Second, a lawyer may threaten some negative consequence if the client doesn’t agree to the settlement. Most often, that negative consequence will be the lawyer withdrawing from the case. Sometimes, the lawyer may say that he will withdraw if the client does not pay the costs of the case going forward. There may be other consequences, such as the lawyer demanding a higher fee (assuming that he still has room to increase his fee under your state bar’s ethics rule), but withdrawal or “withdrawal if you don’t pay costs from now on” are the two most common threats.

I will address these two types of pressure and how a client should respond to them later on in this article. For now, just know that these two things are primarily what I mean by “pressuring a client to settle”. I don’t mean strongly urging a client to settle or telling him that he’s making a huge mistake by not settling.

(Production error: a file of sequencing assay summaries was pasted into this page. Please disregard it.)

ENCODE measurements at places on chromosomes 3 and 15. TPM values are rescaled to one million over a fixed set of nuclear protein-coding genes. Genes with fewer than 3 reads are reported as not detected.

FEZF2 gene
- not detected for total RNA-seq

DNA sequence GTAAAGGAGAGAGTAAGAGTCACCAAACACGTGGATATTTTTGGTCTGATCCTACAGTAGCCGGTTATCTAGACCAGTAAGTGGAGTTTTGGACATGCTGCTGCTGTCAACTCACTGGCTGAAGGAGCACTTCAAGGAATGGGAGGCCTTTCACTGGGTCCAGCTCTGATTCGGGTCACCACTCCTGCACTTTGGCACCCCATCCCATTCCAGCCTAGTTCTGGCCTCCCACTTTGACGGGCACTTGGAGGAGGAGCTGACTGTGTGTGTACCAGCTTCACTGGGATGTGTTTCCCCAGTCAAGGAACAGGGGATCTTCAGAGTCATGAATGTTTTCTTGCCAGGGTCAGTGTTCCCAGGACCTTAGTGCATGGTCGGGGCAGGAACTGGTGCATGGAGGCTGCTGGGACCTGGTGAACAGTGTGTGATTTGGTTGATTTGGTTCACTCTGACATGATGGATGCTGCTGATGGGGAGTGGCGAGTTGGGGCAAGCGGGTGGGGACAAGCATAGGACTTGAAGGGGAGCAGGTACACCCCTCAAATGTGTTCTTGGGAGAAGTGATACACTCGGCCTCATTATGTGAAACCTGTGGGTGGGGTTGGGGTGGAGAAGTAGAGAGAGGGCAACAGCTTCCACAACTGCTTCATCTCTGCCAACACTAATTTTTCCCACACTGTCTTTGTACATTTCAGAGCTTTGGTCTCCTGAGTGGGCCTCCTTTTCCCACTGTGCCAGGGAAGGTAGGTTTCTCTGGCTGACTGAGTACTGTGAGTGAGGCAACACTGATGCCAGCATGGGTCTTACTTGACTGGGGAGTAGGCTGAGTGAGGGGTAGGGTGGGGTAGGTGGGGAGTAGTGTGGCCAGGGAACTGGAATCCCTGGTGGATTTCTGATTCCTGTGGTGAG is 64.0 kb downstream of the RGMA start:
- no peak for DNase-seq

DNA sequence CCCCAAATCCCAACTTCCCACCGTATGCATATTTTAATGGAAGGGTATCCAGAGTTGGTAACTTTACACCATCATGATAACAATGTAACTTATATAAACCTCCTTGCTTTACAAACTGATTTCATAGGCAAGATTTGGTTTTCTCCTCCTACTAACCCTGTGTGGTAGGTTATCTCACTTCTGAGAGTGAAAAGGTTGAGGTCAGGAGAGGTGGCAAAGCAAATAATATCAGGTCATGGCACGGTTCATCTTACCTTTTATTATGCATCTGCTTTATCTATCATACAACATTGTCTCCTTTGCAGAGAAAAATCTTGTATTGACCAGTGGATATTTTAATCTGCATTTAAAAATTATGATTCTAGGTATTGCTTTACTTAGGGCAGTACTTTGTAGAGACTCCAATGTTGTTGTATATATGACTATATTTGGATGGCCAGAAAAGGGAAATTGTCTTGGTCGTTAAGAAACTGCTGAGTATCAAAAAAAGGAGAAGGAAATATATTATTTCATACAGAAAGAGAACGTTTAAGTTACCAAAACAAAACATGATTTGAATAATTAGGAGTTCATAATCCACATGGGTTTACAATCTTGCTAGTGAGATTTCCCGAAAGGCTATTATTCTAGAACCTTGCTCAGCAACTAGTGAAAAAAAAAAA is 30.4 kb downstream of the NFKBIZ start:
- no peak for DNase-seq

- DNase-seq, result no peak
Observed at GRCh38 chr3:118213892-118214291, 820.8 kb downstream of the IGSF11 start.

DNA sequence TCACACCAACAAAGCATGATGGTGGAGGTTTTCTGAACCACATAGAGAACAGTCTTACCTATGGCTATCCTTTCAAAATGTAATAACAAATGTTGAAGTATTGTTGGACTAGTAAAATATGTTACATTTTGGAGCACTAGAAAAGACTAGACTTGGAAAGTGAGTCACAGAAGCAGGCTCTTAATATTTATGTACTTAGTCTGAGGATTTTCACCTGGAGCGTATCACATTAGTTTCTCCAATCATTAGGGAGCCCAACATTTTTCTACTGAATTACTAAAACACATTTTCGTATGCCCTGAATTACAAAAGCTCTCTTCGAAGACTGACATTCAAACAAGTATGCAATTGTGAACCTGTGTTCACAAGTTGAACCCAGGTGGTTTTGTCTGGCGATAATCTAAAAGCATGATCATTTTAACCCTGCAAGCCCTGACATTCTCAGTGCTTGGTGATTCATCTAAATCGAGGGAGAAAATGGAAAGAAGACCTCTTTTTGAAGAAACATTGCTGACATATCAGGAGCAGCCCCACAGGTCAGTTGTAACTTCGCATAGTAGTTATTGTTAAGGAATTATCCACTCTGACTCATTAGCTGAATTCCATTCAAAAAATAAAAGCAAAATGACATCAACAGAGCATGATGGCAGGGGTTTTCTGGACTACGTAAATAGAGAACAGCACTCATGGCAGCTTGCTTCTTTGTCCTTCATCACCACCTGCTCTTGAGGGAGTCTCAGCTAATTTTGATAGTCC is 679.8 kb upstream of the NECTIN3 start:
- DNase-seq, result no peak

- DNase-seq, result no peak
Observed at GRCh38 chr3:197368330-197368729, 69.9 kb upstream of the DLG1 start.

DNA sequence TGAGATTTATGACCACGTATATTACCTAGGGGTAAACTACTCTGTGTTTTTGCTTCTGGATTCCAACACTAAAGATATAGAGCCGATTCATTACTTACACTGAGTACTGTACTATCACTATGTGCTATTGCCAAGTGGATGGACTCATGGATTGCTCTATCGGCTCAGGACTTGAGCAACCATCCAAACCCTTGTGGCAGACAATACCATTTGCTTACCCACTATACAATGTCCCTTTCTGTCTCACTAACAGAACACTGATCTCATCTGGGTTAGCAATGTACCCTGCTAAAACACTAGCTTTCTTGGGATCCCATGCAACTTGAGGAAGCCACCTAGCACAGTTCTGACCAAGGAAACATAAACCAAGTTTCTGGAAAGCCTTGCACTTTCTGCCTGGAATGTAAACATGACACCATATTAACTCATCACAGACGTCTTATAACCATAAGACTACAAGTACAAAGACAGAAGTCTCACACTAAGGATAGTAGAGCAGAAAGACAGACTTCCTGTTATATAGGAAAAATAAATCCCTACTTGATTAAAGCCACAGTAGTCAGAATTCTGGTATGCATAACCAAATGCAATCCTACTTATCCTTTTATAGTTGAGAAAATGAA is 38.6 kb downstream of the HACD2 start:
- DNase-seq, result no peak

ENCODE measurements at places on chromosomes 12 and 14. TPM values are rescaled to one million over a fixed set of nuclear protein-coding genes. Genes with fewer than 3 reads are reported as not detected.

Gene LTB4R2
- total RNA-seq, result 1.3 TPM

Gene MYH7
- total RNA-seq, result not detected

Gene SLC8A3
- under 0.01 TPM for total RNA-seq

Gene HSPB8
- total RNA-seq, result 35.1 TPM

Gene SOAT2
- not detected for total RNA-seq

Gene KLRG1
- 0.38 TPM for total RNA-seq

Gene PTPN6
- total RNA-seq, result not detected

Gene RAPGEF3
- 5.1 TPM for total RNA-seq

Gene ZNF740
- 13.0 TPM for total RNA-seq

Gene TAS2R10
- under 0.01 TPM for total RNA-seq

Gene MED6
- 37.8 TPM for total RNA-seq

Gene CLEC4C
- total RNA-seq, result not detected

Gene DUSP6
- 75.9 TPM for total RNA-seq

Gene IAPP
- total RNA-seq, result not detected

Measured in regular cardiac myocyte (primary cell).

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Why Lawyers Pressure Clients to Settle

There are really only two reasons that a lawyer will pressure a client to settle. First, the lawyer truly believes that the settlement is a fair deal and that proceeding with litigation will not obtain a better result. Sure, there is always the possibility of a larger-than-expected jury verdict should a case go to trial, but your lawyer typically will not want to gamble on the hope of an unusually favorable outcome. He’ll base his settlement opinion on the most likely outcome. You’ll most often encounter the second type of pressure I described above (the threat of withdrawal or the threat of withdrawal if the client doesn’t foot the costs from then on) when the lawyer thinks the client is taking an unreasonable gamble by rejecting a settlement.